In the name of sovereignty, democracy and human well-being | Sunday Observer

In the name of sovereignty, democracy and human well-being

When the ‘Yahapalanaya’ coalition took over, the country had a surfeit of paddy even having to store it at the Mattala International Airport.
When the ‘Yahapalanaya’ coalition took over, the country had a surfeit of paddy even having to store it at the Mattala International Airport.

Sovereignty is an abstract concept while democracy or democratic rule is contingent upon the opinion of the majority, and for the benefit of all.

The notion of state sovereignty contains four aspects: territory, population, authority and recognition. Human well being basically constitutes the people’s ability to meet their basic needs, such as food, housing and healthcare.

Here in Sri Lanka, sovereignty seemed to be under threat during the Yahapalanaya government as some communities tried to create ethnic enclaves, thereby undermining social cohesion. Foreign funded Non-Governmental Organisations became so prominent as to dominate governance while undermining governance itself.

The incident surrounding the cremation of a Buddhist monk in the Mullaitivu District amply demonstrated the extent of ethnic polarity in the country. The Yahapalanaya dispensation’s much hyped reconciliation mantra seems to have instead promoted mistrust among communities, letting religion-induced terrorism spring up on the one hand while disrupting public life in such ways as not allowing members of one community to settle in an area to which another community has laid claims based on ethnic purity, (thereby preventing even the cremation of a Buddhist monk).

The economy was in tatters with economic indicators having tumbled to a record low. The economic growth rate has come down to rock bottom registering a mere 1.6 % growth rate, the previously buoyant share market ( which was in the recent past the second -best performing Stock Market in the world) became subdued and companies were forced to practice layoffs and downsizing to ensure survival.

Trade slowed, as people’s spending power got thinner with little productive economic activity in the country. The agriculture sector was lagging, putting farmers into great distress (some even committed suicide), and food prices skyrocketed. When the Yahapalanaya coalition took over government, the country had a surfeit of paddy to the extent that it had to be stored even at such a vital national asset as the Mattala International Airport. With four and a half years neglect of the agriculture sector, the price of a kilo of rice had gone beyond Rs. 100.

Unemployment has become widespread and even those who are employed get a mere pittance as remuneration. Education has become hollow creating walking dummies sans thinking skills, validating Nobel Prize winning British Biologist Peter Medawar’s statement, “Higher education has created a large body of people of cultivated tastes educated far beyond their capacity to undertake analytical thought.”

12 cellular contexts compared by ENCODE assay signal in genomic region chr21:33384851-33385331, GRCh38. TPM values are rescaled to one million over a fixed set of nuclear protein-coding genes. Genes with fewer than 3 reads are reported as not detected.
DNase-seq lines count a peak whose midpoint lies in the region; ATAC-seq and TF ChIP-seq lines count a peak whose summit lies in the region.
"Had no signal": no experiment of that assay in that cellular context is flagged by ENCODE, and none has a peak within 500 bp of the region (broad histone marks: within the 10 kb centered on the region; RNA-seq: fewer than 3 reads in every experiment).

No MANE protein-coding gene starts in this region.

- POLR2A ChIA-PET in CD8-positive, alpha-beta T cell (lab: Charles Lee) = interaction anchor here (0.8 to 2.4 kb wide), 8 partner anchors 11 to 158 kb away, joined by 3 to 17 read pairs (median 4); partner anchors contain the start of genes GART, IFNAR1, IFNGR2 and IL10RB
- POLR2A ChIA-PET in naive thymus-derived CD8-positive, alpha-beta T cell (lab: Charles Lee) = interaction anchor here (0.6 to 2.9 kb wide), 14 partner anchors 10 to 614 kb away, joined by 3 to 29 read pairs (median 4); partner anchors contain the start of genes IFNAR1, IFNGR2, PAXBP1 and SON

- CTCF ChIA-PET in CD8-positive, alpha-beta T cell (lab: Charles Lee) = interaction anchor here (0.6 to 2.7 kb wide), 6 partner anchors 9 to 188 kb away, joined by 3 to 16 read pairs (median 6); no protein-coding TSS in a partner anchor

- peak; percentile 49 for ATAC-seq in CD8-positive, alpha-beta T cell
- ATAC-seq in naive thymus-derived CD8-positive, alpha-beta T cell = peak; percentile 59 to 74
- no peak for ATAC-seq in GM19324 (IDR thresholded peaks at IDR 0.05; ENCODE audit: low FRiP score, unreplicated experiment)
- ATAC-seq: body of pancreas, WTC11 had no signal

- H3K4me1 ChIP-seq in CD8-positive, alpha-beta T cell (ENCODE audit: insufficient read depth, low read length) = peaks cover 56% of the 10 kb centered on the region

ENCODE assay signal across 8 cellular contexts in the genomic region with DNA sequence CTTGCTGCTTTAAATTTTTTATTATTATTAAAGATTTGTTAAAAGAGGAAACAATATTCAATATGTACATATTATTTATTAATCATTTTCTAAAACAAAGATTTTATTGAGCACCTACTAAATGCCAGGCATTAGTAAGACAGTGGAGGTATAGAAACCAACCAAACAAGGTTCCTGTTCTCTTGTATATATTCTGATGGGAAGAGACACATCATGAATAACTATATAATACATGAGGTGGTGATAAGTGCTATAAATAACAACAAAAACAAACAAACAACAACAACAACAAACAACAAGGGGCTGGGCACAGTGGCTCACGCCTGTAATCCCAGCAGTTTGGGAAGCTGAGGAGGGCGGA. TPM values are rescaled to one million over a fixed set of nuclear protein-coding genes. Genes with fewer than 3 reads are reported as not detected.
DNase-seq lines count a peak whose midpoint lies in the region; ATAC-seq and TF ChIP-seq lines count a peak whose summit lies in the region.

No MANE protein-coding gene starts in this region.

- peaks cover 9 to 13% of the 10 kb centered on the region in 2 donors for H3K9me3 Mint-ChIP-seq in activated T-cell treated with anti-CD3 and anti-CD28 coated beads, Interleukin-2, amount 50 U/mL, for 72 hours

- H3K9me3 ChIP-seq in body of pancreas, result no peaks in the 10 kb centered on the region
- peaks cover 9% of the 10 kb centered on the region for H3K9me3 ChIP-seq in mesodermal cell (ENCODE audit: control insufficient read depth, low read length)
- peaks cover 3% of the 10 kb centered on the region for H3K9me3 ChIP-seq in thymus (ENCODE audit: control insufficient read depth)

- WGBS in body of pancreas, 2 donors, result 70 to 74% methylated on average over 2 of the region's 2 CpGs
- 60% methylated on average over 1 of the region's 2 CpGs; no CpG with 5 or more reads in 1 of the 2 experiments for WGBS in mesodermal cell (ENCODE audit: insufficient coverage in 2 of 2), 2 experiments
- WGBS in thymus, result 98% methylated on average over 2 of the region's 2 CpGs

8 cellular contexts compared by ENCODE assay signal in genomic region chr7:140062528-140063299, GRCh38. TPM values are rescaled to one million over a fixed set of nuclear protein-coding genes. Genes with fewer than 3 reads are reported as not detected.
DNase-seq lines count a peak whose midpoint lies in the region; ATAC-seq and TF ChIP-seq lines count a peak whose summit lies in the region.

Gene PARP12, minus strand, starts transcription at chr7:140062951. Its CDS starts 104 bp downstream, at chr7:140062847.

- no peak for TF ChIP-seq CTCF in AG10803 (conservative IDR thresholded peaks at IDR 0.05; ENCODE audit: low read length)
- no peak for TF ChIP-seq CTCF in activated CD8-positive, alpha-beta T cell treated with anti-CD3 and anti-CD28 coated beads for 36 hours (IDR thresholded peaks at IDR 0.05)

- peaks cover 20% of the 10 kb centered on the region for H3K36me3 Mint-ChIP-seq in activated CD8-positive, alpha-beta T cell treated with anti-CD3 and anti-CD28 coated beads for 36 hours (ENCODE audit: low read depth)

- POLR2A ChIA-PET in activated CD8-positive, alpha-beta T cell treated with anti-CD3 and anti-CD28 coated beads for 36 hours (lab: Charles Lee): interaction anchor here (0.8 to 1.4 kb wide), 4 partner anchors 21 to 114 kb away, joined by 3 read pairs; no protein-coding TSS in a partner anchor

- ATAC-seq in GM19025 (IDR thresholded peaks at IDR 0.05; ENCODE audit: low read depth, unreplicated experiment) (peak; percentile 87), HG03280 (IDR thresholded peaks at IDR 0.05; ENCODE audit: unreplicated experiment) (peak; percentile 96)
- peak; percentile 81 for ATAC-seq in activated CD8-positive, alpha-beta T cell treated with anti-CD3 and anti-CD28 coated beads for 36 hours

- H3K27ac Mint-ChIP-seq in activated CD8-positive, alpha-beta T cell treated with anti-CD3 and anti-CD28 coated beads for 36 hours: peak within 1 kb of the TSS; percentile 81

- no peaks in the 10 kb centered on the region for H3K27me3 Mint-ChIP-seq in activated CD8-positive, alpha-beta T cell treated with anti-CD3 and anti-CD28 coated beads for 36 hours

National security evaporated, undermined by suicide bombers raiding religious places and the spectre of terrorism re-emerging. The security establishment was weakened and became a scapegoat for revenge.

People’s day-to-day activities were hindered by unending waves of strikes in essential sectors, and the absence of governance.

Democracy mouthing bleeding hearts decimated the country in every aspect. ‘Democracy’ diluted governance, and ‘transparency’ offered a field day for vociferous charlatans, a cabal of cronies of government bigwigs to plunder government coffers. The Constitution was emasculated through the 19th Amendment giving rise to hydra-headed power centres- the President, Prime Minister and the Speaker combining, creating anarchy in the country.

The true spirit of democracy flagged in an anti-democratic milieu with elections, (which are a major denominator of democratic norms), being inordinately postponed and media institutions threatened with consequences for not toeing the Yahapalanaya’s line. Justice was warped to enact revenge on political opponents, discredit national leaders, and rein in potential future leaders.

In this grim backdrop, the country was aching for a leader, not a puppet mouthing ‘democracy’. A leader who can act and usher in modernity so that sovereignty can be preserved and true democracy can be enjoyed by people in a prosperous country.

Now that a visionary leader is at the helm to lead the nation, progressive forces must be on alert to stem reactionary elements that wish viciously to sabotage the plans, so that the leader can implement the programs outlined during his campaign.